Jewish Priestly ClothingAfter Israel was delivered from the bondage of Egypt, God established the Hebrews as a theocratic nation among the Gentile nations of the world.  God originally intended the whole nation to be a kingdom of priests, saying, “and you shall be to Me a kingdom of priests and a holy nation” (Ex. 19:6).  However, because of the sin of worshipping the golden calf (Ex. 32:1-35), God took that privilege from the nation and gave it solely to the tribe of Levi (Num. 3:6-10).  God required that Levitical priests could not have any physical defects (Lev. 21:17-23), and restricted the age to twenty-five to fifty (Num. 8:24-25).  The Levitical priests were originally tied to the tabernacle for their service (and later to the temple), and special clothing was required both for the priests and the high priest.  Throughout the years of their priestly service they were required to:

  1. Be holy in their behavior (Ex. 19:6).
  2. Teach God’s Law to others (Lev. 10:11; Deut. 33:10).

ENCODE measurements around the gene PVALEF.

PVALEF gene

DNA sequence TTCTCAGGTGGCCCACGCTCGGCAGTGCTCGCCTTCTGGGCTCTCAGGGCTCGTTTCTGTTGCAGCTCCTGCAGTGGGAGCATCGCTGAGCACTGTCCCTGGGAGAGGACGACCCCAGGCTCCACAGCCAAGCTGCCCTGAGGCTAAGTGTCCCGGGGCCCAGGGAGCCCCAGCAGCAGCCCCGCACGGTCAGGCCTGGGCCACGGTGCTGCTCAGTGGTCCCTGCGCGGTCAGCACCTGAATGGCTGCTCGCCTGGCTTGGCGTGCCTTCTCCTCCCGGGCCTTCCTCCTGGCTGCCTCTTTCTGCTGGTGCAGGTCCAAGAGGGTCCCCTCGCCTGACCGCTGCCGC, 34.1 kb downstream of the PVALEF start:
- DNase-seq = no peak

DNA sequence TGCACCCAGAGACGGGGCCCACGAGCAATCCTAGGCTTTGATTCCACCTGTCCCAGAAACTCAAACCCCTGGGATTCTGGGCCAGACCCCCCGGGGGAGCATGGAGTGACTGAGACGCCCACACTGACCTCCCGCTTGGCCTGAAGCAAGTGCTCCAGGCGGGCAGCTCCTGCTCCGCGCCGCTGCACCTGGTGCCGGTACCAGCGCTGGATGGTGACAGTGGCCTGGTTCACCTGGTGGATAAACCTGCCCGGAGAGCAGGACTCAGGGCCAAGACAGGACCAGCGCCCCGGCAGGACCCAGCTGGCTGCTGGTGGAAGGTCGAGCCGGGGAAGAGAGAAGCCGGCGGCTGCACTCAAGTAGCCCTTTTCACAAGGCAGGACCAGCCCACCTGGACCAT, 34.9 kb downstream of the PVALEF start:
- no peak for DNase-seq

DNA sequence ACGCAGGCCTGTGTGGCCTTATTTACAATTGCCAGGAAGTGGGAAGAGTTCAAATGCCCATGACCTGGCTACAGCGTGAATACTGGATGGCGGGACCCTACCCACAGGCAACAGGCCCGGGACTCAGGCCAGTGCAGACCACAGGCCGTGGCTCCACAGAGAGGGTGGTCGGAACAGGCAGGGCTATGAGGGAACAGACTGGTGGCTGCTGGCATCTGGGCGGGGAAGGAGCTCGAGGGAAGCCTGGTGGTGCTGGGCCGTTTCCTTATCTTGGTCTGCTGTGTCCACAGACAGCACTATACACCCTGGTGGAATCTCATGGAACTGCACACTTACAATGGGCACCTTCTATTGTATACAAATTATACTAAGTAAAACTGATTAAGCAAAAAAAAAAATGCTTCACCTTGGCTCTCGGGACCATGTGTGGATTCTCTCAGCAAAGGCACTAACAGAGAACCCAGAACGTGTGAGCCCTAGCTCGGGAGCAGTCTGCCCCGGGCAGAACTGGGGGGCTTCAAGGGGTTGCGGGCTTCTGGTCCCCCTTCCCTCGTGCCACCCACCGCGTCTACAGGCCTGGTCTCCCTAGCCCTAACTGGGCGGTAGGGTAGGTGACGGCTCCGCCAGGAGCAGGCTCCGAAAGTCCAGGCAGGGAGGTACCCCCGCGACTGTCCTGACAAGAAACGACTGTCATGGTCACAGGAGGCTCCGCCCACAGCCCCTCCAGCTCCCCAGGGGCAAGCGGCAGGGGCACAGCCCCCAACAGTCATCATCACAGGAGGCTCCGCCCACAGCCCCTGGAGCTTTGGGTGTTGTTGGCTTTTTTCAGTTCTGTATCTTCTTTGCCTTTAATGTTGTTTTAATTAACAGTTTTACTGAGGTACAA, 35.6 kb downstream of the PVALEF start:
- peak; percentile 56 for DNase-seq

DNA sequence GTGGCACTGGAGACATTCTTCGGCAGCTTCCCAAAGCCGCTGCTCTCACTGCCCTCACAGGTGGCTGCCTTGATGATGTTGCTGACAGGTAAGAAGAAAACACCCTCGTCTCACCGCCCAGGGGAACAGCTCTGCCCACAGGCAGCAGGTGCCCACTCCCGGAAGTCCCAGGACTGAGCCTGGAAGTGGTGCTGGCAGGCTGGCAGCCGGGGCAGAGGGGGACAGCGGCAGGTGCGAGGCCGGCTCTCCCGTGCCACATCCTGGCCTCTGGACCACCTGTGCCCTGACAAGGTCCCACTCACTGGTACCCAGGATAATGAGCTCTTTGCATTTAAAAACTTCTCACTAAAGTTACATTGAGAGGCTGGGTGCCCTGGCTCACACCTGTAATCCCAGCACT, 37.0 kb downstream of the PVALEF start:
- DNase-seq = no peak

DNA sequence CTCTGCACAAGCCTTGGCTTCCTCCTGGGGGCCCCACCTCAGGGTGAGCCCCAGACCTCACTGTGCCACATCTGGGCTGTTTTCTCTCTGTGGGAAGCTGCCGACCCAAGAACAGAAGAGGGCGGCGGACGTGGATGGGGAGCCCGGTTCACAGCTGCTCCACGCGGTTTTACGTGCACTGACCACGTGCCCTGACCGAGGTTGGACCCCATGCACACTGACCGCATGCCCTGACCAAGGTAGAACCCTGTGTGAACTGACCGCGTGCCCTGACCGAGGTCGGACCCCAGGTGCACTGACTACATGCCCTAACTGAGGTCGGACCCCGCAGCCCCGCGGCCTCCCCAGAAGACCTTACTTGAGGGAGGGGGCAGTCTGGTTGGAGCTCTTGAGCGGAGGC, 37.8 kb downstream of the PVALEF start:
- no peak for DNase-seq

3. Preserve the tabernacle and temple (Num. 18:1-4).
  4. Perform official duties in the Holy of Holies once a year (Ex. 30:6-10; Lev. 16).
  5. Inspect ceremonially unclean persons and fabrics (Lev. 13-14).
  6. Receive the tithes (Num. 18:21, 26; cf. Heb. 7:5).
  7. Offer sacrifices for sin to God (Lev. chapters 4, 9, 16).

       The death of Christ on the cross fulfilled the Mosaic Law and ended the OT animal sacrificial system and the Levitical priesthood (John 1:17; Rom. 6:14; 8:3-4; 10:4; 2 Cor. 3:1-13; Gal. 5:18).  There is no specialized priesthood today, and the Catholic Church—or any organization—is not justified in creating a priestly cast within the body of Christ.  Now, in the church age, every Christian is a priest to God (1 Pet. 2:5, 9; Rev. 1:6), and is indwelt by the Holy Spirit (1 Cor. 3:16; 6:19).  The Christian becomes a priest at the moment of salvation.  This is the work of the Lord Jesus Christ, for “He has made us to be a kingdom, priests to His God and Father” (Rev. 1:6; cf. 1 Pet. 2:9).  Peter writes, “you also, as living stones, are being built up as a spiritual house for a holy priesthood, to offer up spiritual sacrifices acceptable to God through Jesus Christ” (1 Pet. 2:5).  The functions of the Christian priesthood include: